In his own way Davenport was as bitter a critic of business civilization as his master Veblen. He was convinced of the relative character of most economic doctrines, but his bent was not an institutional one. Rather than tracing changes in institutions, he set out to develop a theory that was to shed light on the economic environment in which he found himself. This theory was to be purged of the moralizing and psychologizing tendencies characteristic of the thought of Alfred Marshall and of the Austrians. It was to have no place for such concepts as utility, real costs, and the “social organism.” Instead, it was to be, more narrowly, “the science which treats phenomena from the standpoint of price” (1913, p. 25). On this basis, Davenport developed his economic theory in a “sound,” although not entirely conventional, manner, with such occasional shockers as the inclusion of abortionists and prostitutes among the ranks of producers and of burglars’ jimmies among wealth. At the end of this work, he stated the need for a new economics that is not “a system of apologetics, the creed of the reactionary, a defense of privilege, a social soothing sirup, a smug pronouncement of the righteousness of whatever is” (1913, p. 528). Economists, he claimed, have wrongly identified private gain with social welfare. There are echoes of John A. Hobson here as well as of Thorstein Veblen. It was no wonder that Davenport advised his students to take Veblen’s course, to which he considered his own work a prelude. Although Davenport’s views did not prevent his election as president of the American Economic Association in 1920, they scandalized not a few of his colleagues.

Davenport is remembered best as an early exponent of the concept of opportunity cost, which defines cost in terms of opportunities foregone. Underlying his system is the notion of a general interdependence of all prices, but this idea was not connected with the general-equilibrium approach of the mathematical school of Lausanne. Davenport’s critical view of utility, which, of course, he shared with others, prepared the ground for the acceptance of the indifference-curve approach, a theory developed by mathematical economists. In still other ways he was ahead of his time—for example, when he considered the problem of unemployment as “the most important practically and perhaps the most difficult theoretically” (1896, p. 355), when he developed what was then one of the best explanations of the multiple expansion of credit through the banking system (1913, chapter 17, pp. 260–266), or when he related the interest rate to the operations of the commercial banks rather than to psychological factors (1913, chapter 8, pp. 349 ff.).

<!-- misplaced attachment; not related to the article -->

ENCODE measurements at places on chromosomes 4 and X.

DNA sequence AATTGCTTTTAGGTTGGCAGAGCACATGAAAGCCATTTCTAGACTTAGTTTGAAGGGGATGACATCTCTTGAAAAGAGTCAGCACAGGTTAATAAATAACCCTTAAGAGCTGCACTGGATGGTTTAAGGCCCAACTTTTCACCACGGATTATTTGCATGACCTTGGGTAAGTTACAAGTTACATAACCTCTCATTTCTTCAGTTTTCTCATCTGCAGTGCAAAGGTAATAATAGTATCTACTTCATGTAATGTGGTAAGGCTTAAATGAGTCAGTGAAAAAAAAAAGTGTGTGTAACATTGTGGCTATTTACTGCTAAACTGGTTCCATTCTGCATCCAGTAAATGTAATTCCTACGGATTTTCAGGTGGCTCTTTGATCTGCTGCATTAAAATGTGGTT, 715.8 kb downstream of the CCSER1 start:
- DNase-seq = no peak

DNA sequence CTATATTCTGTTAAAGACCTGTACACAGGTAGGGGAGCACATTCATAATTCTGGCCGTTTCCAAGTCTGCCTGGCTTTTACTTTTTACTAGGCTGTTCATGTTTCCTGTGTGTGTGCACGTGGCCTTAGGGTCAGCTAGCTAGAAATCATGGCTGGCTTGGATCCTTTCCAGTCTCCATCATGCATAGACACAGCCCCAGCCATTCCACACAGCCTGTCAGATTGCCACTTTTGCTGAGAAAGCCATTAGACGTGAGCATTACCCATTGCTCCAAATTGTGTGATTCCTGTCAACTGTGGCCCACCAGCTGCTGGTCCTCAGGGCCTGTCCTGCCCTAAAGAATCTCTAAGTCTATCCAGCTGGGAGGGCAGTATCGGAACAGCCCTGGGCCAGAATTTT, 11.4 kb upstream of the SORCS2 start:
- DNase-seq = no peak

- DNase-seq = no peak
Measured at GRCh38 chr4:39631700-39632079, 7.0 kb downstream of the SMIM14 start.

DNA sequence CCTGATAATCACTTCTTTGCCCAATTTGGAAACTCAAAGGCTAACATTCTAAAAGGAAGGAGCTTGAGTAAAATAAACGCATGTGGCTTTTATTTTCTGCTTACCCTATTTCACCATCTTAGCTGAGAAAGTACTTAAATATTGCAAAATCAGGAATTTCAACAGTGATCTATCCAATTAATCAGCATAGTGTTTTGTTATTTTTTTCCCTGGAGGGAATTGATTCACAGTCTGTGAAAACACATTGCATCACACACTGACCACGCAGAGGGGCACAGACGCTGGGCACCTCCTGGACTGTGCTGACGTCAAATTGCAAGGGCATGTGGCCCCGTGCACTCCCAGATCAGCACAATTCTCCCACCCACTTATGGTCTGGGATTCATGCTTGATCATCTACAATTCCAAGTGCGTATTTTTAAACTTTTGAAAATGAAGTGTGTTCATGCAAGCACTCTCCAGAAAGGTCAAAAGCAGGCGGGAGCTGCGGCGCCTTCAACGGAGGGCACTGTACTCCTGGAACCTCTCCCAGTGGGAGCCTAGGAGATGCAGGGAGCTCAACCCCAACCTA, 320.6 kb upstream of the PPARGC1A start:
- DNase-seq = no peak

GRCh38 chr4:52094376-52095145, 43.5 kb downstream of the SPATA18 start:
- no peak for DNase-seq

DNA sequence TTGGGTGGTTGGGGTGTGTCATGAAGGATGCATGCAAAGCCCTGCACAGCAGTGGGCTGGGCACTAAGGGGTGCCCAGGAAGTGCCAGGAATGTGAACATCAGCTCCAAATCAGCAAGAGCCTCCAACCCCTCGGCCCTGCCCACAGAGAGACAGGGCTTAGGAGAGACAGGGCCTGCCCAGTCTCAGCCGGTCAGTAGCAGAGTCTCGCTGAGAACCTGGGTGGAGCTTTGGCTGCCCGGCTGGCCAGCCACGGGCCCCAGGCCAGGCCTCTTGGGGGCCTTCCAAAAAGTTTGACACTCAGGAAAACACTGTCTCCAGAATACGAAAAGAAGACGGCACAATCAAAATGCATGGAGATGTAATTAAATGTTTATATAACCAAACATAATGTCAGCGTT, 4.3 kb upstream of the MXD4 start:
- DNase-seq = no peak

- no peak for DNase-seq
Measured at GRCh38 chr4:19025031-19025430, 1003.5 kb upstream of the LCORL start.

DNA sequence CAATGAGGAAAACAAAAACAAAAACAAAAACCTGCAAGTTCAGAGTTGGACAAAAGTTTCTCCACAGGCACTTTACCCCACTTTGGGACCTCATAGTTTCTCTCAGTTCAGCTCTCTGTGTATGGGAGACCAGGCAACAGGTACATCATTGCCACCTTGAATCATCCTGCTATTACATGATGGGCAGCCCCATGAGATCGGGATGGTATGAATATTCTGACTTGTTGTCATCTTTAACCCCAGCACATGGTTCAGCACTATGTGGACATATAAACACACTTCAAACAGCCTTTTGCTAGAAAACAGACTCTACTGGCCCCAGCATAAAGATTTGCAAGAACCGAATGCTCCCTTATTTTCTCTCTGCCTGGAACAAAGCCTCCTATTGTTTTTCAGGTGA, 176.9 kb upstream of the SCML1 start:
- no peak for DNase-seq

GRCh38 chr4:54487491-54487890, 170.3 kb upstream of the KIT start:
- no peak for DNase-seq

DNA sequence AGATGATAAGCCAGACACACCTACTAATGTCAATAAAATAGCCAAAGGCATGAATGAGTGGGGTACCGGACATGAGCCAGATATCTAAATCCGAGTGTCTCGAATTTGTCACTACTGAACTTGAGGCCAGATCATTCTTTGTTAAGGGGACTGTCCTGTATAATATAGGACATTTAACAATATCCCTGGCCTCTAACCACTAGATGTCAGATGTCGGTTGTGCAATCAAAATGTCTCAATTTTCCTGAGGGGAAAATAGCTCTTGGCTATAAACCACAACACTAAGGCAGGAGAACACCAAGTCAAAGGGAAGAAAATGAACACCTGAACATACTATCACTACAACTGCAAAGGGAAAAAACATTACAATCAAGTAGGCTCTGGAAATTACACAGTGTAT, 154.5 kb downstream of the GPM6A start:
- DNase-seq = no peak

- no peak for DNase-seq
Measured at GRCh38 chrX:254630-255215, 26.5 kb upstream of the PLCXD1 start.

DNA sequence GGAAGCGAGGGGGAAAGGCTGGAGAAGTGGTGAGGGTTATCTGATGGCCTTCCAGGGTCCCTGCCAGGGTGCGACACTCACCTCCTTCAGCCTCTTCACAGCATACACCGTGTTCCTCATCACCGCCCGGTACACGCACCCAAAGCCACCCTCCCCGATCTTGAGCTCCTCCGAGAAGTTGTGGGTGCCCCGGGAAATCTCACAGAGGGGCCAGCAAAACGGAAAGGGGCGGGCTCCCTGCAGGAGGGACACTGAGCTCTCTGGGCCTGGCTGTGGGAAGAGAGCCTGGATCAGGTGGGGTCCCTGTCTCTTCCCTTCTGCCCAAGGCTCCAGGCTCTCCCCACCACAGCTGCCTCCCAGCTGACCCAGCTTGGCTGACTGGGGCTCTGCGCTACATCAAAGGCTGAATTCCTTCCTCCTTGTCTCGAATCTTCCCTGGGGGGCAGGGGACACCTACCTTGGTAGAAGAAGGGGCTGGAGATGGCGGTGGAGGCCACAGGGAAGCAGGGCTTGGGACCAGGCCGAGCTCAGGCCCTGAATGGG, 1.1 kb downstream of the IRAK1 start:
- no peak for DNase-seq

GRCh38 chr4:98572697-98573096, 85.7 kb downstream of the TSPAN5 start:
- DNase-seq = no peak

Henry W. Spiegel

[For the historical context of Davenport’s work, see the biographies ofHobsonandVeblen.]


For a list of Davenport’s contributions to economic periodicals, see American Economic Association 1961.

1896 Outlines of Economic Theory. New York: Macmillan.

1908 Value and Distribution. Univ. of Chicago Press.

(1913) 1943 The Economics of Enterprise. New York: Macmillan.

1921 The Post-war Outlook. American Economic Review 11:1–15.

1935 The Economics of Alfred Marshall. Ithaca, N.Y.: Cornell Univ. Press; Oxford Univ. Press.


American Economic Association 1961 Herbert Joseph Davenport. Volume 1, page 185, and Volume 2, page 302 in Index of Economic Journals. Homewood, III.: Irwin. → Volume 1 contains 30 items by Davenport published from 1894 to 1921. Volume 2 contains 3 items published from 1925 to 1930.

Copeland, Morris A. 1931 Herbert Joseph Davenport (obituary). Economic Journal 41:496–500.

Dorfman, Joseph (1934) 1961 Thorstein Veblen and His America. New York: Viking; Kelley Reprints.

Dorfman, Joseph 1949 Herbert Joseph Davenport: Conflict of Loyalties. Volume 3, pages 375–390 in Joseph Dorfman, The Economic Mind in American Civilization. New York: Viking.

Homan, Paul T. 1931 Herbert Joseph Davenport 1861–1931 (obituary). American Economic Review 21:696–700.

Hutchison, Terence W. (1953) 1962 A Review of Economic Doctrines, 1870–1929. 2d ed. Oxford: Clarendon.

Kendrick, M. Slade 1944 Herbert Joseph Davenport. Volume 21, page 224 in Dictionary of American Biography. New York: Scribner.

Knight, Frank H. 1931 Herbert Joseph Davenport. Volume 5, pages 8–9 in Encyclopaedia of the Social Sciences. New York: Macmillan.